If a television special on the World Championship Domino Tournament seems an odd inspiration for a music video, consider the fact that the Bravery watched it at an Amsterdam coffee shop last summer.
"We were like, whoa ... dominoes!" singer Sam Endicott recalls with a chuckle. "We knew right there that this was going to be the idea for our video."
The swift collapse of dominoes did make its way into the new video for the Bravery's first single, "An Honest Mistake," from their self-titled debut album, due March 29. Directed by Mike Palmieri, the clip will complement the band's half-rock, half-new-wave sound that has critics on both sides of the Atlantic singing the group's praises.
Palmieri enlisted world domino champion Robert Speca to set up the video's opening sequence, a series of Speca's classic tricks, including four-leaf clovers and double helixes. Soon, dominoes falling neatly in lines, turns and twists lead to a massive Rube Goldberg-inspired set involving ladders, levers, pulleys, bikes, toilets, you name it, in an intricate chain-reaction sequence. Like a giant game of Mouse Trap, the large-scale smash-up made for a treacherous yet exciting environment for a video shoot.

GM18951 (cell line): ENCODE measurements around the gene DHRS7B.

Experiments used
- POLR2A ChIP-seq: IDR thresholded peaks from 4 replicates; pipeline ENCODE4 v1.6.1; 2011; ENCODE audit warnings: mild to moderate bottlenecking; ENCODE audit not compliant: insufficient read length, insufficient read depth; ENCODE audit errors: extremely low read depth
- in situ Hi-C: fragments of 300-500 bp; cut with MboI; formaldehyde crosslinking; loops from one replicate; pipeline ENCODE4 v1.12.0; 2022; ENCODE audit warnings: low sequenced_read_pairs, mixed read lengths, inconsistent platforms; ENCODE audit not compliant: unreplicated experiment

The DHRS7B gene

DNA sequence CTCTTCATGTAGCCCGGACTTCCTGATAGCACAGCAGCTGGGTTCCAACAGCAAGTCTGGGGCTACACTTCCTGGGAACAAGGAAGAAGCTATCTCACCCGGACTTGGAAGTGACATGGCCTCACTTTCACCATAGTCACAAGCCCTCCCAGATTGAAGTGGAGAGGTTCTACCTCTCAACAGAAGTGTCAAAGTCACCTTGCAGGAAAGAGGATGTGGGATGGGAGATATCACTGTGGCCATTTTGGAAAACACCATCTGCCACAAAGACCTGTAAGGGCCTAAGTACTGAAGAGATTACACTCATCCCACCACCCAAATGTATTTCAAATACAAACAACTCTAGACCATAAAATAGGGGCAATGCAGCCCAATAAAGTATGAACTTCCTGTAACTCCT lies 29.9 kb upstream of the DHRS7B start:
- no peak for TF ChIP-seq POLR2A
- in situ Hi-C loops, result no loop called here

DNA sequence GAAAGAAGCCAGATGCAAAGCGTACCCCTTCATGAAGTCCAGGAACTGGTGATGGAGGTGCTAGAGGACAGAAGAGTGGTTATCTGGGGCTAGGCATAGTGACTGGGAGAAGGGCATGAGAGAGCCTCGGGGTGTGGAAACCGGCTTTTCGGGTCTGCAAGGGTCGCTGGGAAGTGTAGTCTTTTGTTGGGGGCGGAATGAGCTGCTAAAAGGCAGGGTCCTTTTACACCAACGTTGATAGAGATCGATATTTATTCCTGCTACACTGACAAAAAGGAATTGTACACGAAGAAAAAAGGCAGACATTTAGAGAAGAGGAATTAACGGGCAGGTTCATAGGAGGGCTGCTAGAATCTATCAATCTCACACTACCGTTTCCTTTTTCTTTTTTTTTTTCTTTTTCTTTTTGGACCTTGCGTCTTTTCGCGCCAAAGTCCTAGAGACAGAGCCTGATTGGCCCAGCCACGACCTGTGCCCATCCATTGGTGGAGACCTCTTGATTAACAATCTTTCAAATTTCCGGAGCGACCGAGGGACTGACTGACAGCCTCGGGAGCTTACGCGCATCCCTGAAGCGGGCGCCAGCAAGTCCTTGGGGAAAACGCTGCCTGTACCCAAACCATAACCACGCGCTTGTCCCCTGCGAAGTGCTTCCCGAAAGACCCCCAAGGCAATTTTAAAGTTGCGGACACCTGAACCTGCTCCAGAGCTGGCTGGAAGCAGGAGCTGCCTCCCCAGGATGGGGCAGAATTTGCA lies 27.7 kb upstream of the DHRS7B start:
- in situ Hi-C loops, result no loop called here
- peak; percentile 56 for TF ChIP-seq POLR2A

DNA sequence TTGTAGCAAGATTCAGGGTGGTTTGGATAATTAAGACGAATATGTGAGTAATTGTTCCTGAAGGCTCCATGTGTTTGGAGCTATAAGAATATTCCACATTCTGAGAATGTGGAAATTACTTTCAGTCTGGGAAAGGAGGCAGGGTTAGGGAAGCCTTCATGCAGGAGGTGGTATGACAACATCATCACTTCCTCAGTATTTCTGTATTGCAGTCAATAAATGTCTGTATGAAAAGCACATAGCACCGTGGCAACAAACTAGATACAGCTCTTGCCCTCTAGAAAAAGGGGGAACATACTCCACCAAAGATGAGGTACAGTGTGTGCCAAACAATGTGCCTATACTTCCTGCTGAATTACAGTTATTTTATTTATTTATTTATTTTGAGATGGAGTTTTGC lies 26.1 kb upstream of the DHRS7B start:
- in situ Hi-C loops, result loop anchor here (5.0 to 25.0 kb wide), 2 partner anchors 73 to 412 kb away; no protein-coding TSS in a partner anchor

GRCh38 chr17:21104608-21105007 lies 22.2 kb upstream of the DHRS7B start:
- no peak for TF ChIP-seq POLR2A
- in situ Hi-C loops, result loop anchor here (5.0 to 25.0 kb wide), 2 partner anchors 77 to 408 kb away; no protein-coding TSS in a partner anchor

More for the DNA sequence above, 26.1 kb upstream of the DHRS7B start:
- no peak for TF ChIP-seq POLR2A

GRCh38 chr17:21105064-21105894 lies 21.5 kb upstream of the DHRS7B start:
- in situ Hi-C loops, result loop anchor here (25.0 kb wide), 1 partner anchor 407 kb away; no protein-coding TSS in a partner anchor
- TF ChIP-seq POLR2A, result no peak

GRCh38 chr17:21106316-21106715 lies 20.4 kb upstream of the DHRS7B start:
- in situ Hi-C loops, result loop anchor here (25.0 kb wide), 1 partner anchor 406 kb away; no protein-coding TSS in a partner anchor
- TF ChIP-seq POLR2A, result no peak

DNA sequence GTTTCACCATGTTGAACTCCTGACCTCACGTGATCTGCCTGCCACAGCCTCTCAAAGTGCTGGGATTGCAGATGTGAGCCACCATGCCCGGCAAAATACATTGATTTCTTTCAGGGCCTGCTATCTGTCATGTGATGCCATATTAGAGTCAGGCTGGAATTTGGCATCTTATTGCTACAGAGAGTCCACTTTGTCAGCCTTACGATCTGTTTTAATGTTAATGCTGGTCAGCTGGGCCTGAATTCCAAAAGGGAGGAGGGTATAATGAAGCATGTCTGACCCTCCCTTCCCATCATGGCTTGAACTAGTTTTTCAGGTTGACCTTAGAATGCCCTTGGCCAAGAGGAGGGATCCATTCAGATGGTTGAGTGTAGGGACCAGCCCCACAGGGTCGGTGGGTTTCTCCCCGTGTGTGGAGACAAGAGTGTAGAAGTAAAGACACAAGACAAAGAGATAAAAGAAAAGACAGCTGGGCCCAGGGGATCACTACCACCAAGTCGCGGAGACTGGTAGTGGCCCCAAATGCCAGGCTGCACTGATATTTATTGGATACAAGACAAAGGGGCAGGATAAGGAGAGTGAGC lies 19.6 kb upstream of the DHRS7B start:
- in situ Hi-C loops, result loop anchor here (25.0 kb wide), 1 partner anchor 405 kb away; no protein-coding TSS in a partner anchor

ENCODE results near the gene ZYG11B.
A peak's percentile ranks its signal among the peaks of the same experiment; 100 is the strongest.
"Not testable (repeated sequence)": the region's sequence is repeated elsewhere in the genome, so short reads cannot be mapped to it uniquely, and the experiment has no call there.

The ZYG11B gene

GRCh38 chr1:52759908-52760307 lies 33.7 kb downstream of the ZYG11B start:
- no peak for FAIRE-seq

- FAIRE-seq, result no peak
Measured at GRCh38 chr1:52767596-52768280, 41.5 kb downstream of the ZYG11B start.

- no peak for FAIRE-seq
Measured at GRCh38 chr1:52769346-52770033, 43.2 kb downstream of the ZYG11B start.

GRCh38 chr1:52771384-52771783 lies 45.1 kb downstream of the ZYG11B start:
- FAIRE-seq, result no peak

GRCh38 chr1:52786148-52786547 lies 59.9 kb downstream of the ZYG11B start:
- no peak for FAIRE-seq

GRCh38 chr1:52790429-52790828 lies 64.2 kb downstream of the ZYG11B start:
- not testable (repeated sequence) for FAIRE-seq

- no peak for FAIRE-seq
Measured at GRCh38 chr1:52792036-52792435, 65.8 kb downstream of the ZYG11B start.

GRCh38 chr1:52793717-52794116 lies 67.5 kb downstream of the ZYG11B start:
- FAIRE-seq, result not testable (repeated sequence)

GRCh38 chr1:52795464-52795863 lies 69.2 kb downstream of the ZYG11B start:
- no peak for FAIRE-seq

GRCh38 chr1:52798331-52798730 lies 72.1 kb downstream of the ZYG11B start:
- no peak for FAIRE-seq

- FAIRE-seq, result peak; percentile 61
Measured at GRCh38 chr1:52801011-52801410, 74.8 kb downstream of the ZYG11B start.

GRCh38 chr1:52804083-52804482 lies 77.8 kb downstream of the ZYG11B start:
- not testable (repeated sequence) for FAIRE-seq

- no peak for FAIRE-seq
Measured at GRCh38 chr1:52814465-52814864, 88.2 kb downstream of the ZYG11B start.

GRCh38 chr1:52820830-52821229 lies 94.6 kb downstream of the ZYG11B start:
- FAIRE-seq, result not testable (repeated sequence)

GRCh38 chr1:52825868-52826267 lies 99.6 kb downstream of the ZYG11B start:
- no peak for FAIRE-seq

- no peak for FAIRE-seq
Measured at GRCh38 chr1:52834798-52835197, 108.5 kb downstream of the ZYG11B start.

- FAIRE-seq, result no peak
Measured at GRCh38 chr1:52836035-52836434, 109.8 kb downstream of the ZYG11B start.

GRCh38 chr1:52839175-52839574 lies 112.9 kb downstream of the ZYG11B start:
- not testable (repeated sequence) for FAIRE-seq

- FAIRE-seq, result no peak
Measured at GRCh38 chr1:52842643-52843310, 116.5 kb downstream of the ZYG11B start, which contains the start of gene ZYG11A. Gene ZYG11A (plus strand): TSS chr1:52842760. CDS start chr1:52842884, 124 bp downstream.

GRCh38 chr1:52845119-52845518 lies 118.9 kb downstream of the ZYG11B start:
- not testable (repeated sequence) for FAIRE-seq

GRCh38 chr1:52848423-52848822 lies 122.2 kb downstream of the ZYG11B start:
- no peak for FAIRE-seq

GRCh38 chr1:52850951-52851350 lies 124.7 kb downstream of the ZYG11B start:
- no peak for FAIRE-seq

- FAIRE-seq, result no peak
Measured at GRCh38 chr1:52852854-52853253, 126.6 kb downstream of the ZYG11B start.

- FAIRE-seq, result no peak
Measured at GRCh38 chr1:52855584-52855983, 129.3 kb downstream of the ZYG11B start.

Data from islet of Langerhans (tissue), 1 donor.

"We were in this giant warehouse with all of this dangerous stuff happening all around us," Endicott said. "I was just standing around and a flaming tennis ball shot right past my head. There were giant beams falling all around us. It was pretty intense."
The grand mishmash left at the end of the clip isn't out of line with the way the Bravery like to create music. Endicott, who grew up listening to bands like Minor Threat and Fugazi, was inspired by the do-it-yourself aesthetic that characterized the hardcore and post-punk movements. "When you do things on your own, you make a mess," Endicott said, "but there can be beauty in that mess."
Modern technology affords bands like the Bravery a much larger range of sounds than the bands that influenced them. "The idea is to go back to the days of DIY rock and roll, [but] using all of the sounds we have nowadays," he said. "So our sound comes out this kind of half-rock, half-dance thing."
The Bravery's sound is also a reaction to recent trends in dance club music. Endicott said he liked the idea of electroclash — the New York club movement that combined punk-inspired dance music with fashion and visual art — but that he "thought all the bands sucked." His mission with the Bravery is to get people thinking about good rock and roll songs as dance music again, like they did during the '80s new-wave explosion.
"We like to use synthetic, electronic sounds," Endicott said. "Then again, there's nothing better than the visceral kick in the gut you get from a live organic rock band. So we're trying to do both."